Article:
“The more I learn, the more I realise how much I don’t know.”
Those were the words of one of the brightest people of the 21st century, Albert Einstein.
And like all inspirational quotes from famous people, there’s a source in the Torah for it.
ויקרא אל משה- And G-D ‘called’ Moshe (Vayikrah Ch. 1 V.1)
To answer the question, you probably have; no, that small alef at the end of the first word (‘Vayikrah’ was no technical glitch. It is written in the Torah that way by request of Moshe himself.
The Kli Yakar explains: In his immense humility, Moshe initially requested that the alef be omitted, so that the word read ‘vayakar’- and G-D ‘happened upon’ Moshe. Almost as if G-D had encountered him by accident, as if He had met Moshe in the supermarket (so to speak). Such was his humility that he didn’t feel worthy of G-D coming out to meet him. G-D, however, insisted on including the alef. Moshe acquiesced, on the condition that the letter is shrunk.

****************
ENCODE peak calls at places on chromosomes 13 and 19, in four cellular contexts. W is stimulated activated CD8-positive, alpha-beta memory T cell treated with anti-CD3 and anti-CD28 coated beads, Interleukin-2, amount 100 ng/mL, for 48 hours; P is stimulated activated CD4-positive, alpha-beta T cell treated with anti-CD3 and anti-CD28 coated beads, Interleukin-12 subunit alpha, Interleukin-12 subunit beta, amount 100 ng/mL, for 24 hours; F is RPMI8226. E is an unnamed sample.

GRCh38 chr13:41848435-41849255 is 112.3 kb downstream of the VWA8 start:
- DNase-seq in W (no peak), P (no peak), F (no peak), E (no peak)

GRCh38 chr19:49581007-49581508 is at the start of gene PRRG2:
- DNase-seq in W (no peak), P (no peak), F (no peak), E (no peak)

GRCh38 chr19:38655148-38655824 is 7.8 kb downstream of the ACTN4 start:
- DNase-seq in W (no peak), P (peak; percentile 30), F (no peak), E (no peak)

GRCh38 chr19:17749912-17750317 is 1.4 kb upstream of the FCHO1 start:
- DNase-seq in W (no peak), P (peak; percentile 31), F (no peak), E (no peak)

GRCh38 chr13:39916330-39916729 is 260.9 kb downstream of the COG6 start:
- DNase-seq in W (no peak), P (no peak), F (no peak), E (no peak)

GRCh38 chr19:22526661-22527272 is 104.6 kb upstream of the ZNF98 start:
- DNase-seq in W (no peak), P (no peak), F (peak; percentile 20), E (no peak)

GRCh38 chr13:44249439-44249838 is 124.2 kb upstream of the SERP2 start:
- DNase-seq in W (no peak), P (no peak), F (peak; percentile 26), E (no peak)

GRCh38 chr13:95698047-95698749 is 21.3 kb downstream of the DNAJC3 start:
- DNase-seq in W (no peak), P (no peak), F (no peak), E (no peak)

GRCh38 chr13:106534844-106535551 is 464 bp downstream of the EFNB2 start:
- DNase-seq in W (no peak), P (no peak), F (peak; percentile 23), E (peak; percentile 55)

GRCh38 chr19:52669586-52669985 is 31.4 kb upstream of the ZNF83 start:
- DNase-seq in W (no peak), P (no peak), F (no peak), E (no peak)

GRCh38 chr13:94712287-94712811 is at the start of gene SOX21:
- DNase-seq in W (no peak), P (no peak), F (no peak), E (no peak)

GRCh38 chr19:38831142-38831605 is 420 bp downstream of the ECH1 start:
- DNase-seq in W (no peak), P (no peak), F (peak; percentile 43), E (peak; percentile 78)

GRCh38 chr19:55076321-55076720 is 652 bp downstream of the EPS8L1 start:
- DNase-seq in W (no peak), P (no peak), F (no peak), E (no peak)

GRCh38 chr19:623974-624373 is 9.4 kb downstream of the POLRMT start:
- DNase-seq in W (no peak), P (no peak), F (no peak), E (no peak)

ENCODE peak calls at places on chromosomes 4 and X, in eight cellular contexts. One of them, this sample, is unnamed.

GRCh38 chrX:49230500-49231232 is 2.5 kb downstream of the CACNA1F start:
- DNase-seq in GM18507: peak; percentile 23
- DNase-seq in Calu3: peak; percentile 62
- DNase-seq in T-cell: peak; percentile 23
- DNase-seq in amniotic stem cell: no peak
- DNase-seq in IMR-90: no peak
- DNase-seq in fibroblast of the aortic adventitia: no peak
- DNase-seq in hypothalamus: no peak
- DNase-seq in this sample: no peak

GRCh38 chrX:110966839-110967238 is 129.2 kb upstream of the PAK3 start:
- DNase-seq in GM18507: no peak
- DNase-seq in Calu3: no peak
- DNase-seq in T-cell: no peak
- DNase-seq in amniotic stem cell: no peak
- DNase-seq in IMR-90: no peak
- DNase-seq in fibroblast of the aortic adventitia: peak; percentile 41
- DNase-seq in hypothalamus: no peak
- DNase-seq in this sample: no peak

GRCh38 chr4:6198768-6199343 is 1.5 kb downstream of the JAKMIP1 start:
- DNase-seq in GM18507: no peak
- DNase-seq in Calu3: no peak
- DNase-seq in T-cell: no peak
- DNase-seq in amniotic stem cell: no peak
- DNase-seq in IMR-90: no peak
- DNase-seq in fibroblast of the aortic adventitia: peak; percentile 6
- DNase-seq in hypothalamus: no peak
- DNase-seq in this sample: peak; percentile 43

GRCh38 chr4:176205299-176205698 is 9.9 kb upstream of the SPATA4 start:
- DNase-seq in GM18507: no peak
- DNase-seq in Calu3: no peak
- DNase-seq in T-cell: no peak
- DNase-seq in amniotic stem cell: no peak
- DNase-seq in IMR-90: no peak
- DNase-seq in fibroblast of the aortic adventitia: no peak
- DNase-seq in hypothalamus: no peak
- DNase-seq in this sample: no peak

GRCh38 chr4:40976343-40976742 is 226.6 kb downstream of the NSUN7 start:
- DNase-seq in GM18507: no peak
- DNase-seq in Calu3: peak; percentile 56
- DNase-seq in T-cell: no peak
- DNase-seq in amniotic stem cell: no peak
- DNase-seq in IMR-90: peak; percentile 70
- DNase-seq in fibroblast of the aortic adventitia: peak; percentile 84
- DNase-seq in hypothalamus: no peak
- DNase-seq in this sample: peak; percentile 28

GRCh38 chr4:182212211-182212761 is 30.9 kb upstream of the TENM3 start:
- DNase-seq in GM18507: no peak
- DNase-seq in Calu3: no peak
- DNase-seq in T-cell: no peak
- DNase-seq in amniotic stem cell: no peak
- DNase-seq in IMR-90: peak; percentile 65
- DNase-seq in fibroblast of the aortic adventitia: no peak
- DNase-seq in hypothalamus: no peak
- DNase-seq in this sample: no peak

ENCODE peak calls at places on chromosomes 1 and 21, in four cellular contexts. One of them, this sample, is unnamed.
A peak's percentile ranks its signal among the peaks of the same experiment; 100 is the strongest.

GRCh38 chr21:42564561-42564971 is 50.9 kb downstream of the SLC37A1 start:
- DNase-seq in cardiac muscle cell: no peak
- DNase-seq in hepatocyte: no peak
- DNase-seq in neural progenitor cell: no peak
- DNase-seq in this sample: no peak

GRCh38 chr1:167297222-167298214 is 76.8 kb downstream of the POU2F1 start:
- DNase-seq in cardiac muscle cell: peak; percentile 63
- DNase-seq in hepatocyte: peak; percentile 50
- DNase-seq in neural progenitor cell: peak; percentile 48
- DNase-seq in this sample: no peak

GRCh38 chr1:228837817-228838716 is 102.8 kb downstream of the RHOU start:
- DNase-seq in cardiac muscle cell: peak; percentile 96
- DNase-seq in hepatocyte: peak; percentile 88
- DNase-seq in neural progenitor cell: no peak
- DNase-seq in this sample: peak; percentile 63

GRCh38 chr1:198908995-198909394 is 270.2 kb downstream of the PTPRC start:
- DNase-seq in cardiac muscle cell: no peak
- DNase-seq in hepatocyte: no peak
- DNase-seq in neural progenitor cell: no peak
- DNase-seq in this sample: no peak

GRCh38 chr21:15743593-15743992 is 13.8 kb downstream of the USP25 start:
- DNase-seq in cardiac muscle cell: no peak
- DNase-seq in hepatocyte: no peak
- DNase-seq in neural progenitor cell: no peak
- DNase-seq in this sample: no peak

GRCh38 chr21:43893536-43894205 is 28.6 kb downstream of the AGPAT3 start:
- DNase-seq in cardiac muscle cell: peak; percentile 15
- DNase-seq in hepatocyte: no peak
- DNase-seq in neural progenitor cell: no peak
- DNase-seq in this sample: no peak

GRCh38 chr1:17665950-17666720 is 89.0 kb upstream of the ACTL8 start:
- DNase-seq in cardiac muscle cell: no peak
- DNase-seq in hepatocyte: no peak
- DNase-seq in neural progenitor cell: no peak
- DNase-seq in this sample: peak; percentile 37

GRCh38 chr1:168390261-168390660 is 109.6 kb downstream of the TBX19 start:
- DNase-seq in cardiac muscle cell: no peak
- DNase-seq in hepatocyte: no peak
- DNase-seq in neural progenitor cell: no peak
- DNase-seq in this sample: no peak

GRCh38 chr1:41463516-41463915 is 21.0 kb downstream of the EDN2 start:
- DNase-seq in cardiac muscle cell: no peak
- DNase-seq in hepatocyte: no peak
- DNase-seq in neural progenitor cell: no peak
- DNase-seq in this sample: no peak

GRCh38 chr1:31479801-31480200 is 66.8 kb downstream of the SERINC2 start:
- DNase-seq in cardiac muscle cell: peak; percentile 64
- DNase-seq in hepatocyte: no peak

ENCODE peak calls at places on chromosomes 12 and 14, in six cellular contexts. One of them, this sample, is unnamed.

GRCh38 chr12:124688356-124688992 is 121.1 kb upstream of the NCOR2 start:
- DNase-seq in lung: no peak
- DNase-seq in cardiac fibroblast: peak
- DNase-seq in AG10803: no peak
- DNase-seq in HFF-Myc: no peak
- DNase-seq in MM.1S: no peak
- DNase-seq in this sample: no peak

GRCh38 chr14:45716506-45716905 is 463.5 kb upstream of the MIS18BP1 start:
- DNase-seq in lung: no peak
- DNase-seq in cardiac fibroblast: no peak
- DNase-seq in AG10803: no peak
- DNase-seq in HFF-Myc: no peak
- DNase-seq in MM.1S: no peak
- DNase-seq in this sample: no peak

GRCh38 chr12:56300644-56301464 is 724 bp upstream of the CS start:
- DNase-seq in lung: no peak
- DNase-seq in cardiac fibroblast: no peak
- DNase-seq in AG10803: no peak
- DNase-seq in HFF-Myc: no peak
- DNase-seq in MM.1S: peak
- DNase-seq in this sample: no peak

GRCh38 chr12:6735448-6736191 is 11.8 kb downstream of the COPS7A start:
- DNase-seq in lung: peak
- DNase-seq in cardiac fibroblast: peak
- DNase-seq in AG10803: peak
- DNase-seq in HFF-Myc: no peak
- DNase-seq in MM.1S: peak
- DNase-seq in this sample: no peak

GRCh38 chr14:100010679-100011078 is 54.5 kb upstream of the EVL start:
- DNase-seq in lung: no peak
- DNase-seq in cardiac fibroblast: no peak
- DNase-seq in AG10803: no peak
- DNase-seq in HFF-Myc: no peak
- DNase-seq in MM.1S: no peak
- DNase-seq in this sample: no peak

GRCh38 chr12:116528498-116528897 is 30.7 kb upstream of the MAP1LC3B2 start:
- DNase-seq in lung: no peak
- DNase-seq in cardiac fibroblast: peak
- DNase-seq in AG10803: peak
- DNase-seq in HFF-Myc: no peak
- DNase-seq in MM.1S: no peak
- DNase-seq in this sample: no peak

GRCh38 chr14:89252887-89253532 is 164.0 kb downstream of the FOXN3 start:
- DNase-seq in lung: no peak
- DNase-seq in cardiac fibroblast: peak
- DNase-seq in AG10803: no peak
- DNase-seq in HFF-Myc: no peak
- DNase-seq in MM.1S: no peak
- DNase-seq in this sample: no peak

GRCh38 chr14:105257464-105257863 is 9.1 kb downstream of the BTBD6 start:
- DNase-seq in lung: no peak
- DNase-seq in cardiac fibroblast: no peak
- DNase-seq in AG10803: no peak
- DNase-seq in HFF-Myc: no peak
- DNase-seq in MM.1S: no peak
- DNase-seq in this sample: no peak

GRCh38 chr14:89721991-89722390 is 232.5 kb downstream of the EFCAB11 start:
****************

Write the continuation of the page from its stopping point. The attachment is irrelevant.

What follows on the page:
Rav Shach notes that the Torah actually praises Moshe openly for his humility elsewhere, calling him ‘the humblest of all men’. In his understanding, Moshe wasn’t just acting in the way he was accustomed to, but he was actively increasing his humility. This was a new level of humbleness, even for the man who stood head over shoulders above the whole world in this area.
Think about it. Moshe was 80 when he lead the Jews out of Egypt. He was an old man by now. And to have reached the level of humility that he had attained had taken him 8 decades.
And yet, he still felt that he could do better.
When a person has got to a certain point, there’s often a danger of complacency. We’re happy where we are and don’t feel the need to carry on growing.
And that’s where we often fall down. Because if we’re not constantly pushing ourselves beyond our comfort zone, we’re not remaining stagnant, but probably falling.
Because when it comes to personal growth, the sky’s the limit.
(Sefer Talelei Orot)